UT Southwestern researchers have developed a machine learning-based algorithm combining three variables routinely collected during clinic visits. The breakthrough showcases how bioinformatics can transform patient care.  The team’s work will be published July 15 in the American Journal of Cardiology.  According to MedicalXpress it “describes  a risk prediction model in which patient age, urinary albumin/creatinine ratio (UACR), and cardiovascular disease history successfully identified hypertensive patients for which the benefits of intensive therapy outweigh the risks.”
A lead study author was Dr. Yang Xie, Director of the Quantitative Biomedical Research Center, UT Southwestern and of the University’s Bioinformatics Core Facility.
The researchers leveraged National Institutes of Health-funded data. The NIH randomized controlled trials tested intensive vs. standard blood pressure-lowering treatments; the Systolic Blood Pressure Intervention Trial (SPRINT) and the Action to Control Cardiovascular Risk in Diabetes (ACCORD) trial. The SPRINT trial included 9,361 nondiabetic hypertensive adults at an elevated risk of cardiovascular event; ACCORD enrolled 10,251 patients with Type 2 diabetes.
Dr. Xie and the team are to be commended for leveraging the power of machine learning in bioinformatics to help medical community identify high risk patients that most likely benefit from intensive blood pressure reduction. There are undoubtedly breakthrough potential but also implications As Wanpen Vongpatanasin Professor of Internal Medicine explained “long-term intensive HBP drug therapy can reduce risk of heart failure and death but it also carries an increased risk of side effects.”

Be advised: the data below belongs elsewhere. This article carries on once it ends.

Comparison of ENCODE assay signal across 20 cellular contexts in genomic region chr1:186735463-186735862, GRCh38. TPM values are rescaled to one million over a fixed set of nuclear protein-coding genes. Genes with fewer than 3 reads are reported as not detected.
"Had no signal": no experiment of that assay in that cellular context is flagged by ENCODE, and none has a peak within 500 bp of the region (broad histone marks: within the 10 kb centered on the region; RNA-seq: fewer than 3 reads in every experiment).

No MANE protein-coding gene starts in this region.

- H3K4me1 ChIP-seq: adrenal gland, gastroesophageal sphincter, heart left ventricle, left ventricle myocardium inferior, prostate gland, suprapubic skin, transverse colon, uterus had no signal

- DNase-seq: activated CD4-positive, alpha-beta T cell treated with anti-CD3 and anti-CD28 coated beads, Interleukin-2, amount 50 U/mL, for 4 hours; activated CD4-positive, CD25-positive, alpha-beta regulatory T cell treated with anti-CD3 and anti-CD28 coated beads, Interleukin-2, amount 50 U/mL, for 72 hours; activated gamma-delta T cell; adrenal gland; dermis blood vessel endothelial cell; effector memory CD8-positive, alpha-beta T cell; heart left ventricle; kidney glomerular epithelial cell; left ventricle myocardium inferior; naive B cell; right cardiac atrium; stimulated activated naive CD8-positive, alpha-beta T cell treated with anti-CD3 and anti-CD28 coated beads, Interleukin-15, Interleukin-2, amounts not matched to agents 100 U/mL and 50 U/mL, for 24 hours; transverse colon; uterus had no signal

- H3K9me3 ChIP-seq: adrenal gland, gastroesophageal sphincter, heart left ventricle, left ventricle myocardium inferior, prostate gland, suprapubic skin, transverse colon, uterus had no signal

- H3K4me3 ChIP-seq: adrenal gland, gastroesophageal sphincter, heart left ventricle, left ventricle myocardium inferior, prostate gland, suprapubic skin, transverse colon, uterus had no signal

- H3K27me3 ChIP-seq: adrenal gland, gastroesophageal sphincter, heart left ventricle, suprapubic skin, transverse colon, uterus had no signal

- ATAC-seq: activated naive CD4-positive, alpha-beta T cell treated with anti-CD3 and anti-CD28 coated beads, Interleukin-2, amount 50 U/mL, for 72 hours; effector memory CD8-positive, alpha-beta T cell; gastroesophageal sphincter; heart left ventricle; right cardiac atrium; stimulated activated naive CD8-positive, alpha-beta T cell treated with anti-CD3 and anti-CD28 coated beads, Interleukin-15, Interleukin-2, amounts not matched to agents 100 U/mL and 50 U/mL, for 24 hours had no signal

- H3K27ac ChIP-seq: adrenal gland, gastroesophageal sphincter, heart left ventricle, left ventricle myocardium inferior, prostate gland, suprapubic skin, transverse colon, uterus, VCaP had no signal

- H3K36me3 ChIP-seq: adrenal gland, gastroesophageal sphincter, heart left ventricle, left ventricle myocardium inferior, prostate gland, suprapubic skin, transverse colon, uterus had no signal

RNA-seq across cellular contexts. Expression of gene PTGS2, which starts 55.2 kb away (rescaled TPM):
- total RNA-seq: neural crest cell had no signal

Dr Xie stated “we feel that our findings have major clinical implications, since in addition to its predictive effects, the model generated here is simple and easy to implement in clinical practice without additional lab tests or computational tools.”
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Source: Medical Xpress

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